Robinson's first year teaching

Wendy Robinson began her teaching career in 1973, teaching one of three third-grade classes at Ward Elementary School.

Fort Wayne Community Schools Superintendent Wendy Robinson has retired, effective June 30. She is succeeded by Mark Daniel.

Robinson served with the district as a teacher and administrator for 47 years.

Robinson began her teaching career at Ward Elementary School in 1973. She rose through the administrative ranks from assistant principal to principal to district administrator and, eventually, in 2003 to superintendent.

A graduate of Central High School (now FWCS Career Academy at Anthis), she is the first FWCS high school graduate to become district superintendent.

Robinson is a graduate of DePauw University and earned two master’s degrees from Indiana University-Purdue University Fort Wayne and her doctorate from Ball State University.

Among her many honors, she was named the Indiana Superintendent of the Year for 2018.

In her last week with FWCS, Robinson consented to a telephone interview to reflect on her experience as an educator and to share the lessons she takes from her career.

What would you like to share about your first day teaching and the first class you taught at Ward Elementary School in 1973?

I was added as an extra third-grade teacher, so there were already two, and they had more students than they anticipated, so it’s what typically happens to the new person. They reshuffled the class lists, and I ended up with a couple of brothers and sisters. It was overwhelming at first, but it was the year that taught me how valuable education is and how you have to look at every single child as an individual. My room was above the playground. There was no air conditioning. I’m on the second floor, big windows that every time someone went out to recess I had to close. I just remember telling my husband the first day, I can’t go back because they won’t listen to me. So from that experience, it was one of the best years of my life. I hit my stride, loved the kids, stayed at Ward for 13 or 14 years because I wasn’t leaving. It was the best neighborhood and the best teaching opportunity, I thought, in the world.

Did you always intend to go into administration? What shaped that decision?

I’ve been blessed with absolutely phenomenal mentors in the community, in church and very specifically here in the Fort Wayne Community Schools. Two people in particular, Verna Adams and Patty Martone, who are legends in their own right, always looked out for me and always gave me hints on how to handle myself in public, were more focused on what I needed to do as the next step than I was. My principal, Larry Duhamell, at the time, came and knocked on my door and told me he needed to see me out in the hall, and he told me to go home and put a dress on. And I’m thinking, why, you know we don’t have dress code here. Well there was an interview down at Grile (Administrative Center), and I was told to go down to interview for an assistant principalship at Memorial Park. So it was one of those things, back in the day, people were kind of handpicked for roles and for promotions, and so people saw before I did that it was the next step I needed to take, and had to convince me that I could do more good for an entire building than just one class by going into administration. So it was never, ever my goal to become an administrator.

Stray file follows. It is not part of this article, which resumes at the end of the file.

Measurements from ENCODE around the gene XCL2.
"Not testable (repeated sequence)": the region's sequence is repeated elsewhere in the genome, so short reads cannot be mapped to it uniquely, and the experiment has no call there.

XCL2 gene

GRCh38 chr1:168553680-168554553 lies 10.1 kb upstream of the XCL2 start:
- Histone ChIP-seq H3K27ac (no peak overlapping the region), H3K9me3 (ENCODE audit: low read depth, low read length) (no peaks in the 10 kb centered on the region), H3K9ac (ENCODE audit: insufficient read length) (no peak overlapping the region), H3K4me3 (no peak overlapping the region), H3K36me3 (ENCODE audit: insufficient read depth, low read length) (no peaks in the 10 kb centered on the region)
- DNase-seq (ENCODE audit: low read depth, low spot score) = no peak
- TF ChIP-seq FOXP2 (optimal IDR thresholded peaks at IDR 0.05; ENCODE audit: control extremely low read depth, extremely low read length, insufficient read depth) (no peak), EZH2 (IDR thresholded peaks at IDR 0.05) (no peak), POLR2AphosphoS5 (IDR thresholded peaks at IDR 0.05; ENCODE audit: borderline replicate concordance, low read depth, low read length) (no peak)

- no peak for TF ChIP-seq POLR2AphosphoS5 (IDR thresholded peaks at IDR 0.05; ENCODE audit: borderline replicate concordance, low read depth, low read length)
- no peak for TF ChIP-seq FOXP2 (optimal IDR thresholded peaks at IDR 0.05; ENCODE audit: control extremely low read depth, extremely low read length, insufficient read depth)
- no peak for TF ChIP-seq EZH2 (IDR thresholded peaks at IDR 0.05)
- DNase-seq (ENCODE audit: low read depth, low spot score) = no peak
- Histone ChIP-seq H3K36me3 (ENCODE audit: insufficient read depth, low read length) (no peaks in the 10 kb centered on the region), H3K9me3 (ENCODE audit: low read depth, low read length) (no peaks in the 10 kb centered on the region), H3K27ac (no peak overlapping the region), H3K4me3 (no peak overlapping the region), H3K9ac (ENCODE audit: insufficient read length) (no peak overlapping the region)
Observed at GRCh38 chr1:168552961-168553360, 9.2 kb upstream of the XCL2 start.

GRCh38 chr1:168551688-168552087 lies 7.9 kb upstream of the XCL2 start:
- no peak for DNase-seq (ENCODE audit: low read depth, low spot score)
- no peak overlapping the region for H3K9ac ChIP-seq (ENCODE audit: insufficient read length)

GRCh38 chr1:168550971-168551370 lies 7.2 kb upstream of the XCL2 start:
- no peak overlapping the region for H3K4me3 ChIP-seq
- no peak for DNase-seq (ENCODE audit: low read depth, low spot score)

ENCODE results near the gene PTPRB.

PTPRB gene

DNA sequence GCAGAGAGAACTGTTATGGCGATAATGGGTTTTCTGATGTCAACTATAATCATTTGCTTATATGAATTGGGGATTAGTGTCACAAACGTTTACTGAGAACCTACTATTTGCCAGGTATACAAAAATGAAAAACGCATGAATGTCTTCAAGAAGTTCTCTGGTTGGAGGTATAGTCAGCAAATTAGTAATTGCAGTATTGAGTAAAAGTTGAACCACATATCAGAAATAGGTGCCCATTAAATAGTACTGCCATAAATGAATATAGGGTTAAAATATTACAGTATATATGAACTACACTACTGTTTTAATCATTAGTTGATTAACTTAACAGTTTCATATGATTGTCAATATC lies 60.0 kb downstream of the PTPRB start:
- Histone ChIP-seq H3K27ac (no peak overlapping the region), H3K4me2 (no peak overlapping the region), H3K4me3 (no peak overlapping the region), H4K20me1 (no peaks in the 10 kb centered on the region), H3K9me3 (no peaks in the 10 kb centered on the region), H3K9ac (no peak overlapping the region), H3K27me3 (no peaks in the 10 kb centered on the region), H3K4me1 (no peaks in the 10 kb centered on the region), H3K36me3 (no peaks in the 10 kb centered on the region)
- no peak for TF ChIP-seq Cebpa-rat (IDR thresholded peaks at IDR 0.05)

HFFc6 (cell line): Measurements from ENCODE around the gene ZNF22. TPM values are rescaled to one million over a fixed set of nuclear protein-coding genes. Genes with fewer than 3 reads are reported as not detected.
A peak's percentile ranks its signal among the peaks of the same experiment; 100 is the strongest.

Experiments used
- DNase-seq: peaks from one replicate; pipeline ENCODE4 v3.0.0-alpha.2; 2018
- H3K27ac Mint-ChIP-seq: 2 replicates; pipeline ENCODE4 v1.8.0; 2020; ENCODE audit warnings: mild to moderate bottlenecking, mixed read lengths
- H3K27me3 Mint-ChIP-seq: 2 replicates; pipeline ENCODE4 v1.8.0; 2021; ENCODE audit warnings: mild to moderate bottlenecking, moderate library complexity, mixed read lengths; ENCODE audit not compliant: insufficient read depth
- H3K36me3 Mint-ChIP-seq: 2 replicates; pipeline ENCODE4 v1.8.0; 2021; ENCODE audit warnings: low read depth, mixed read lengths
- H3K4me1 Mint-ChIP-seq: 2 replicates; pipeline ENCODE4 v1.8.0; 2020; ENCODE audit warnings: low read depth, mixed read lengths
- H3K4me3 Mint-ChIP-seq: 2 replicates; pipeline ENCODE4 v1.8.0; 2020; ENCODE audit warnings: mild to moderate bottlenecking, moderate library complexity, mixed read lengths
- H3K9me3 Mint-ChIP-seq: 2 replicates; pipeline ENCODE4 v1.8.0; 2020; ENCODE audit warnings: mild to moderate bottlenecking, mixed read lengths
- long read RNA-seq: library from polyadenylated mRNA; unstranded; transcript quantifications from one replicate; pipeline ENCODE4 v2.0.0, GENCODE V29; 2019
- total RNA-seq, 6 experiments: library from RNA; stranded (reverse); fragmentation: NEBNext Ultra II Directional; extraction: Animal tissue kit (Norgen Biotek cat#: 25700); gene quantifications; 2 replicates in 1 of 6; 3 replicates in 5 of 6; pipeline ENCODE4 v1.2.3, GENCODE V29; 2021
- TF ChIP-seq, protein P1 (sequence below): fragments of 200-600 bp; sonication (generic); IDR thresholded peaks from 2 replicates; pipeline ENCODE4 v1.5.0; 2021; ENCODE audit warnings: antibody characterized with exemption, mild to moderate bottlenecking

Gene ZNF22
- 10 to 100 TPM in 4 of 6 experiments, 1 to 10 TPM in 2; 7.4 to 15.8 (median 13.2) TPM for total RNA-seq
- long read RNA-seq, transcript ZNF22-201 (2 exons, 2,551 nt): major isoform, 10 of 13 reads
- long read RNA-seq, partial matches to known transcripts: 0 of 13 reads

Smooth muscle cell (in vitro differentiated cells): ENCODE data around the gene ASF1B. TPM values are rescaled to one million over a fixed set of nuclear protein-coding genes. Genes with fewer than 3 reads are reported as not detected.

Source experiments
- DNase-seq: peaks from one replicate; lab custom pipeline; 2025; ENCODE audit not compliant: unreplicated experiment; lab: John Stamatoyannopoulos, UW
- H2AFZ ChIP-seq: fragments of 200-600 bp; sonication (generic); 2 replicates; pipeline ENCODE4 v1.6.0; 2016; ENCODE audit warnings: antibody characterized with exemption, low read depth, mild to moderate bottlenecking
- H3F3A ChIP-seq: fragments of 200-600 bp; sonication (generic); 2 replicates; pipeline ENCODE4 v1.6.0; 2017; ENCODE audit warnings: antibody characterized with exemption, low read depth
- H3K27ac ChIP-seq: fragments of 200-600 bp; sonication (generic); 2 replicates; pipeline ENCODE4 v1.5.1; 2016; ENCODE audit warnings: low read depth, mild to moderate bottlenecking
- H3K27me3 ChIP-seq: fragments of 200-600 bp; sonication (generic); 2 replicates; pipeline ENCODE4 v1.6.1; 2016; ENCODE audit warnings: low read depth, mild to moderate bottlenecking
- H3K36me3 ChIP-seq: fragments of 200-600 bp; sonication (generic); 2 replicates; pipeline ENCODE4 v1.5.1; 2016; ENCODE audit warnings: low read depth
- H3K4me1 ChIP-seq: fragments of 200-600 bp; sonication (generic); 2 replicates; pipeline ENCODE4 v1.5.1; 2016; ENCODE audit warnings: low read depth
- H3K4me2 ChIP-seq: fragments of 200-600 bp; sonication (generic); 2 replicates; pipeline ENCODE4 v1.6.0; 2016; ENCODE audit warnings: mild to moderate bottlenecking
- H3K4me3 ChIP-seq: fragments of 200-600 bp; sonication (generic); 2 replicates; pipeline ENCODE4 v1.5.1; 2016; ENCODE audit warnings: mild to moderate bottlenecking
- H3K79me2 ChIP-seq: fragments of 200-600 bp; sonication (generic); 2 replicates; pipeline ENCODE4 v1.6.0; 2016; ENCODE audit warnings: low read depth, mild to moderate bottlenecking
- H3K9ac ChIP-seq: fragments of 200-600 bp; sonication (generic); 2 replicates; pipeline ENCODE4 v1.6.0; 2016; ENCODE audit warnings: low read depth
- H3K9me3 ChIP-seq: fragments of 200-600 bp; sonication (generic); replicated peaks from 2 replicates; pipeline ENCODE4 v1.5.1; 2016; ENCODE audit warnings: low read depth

Where did you find the strength and patience to conquer the challenges you met during your career?

I’ve been blessed with, first of all, a very strong family foundation, my mom; my dad passed away my first year of college so he hasn’t been a part of all the things that have happened for me. My mom was just such a woman of faith and strength that any time I had a bad day or any time I was struggling with something, all I had to do was call her; all I had to do was go see her, and she was always so realistic about life. She never let me get into blaming somebody else for something that happens. She always talked me through: Well what did you do? What do you need to think about next?

I have a husband, Jim, we’ve known each other since the first year in college. One of the things he says to folks, she’s not the superintendent at our house. And when I get home I don’t have to be in charge of everything. He is truly my best friend, but more than that, just a partner that gives me honest feedback. There are things that upset me and when I go home and I try to explain it to him, and by the time he’s kind of played back what I said, it doesn’t seem to be as big as I thought it was. So that’s the only way today you make it is when you have the strong community of faith, parents, and my kids and my grandkids — when things are rough they can always bring a smile. So I have to say it’s my extended family and the foundation I’ve had fortunately since I was born.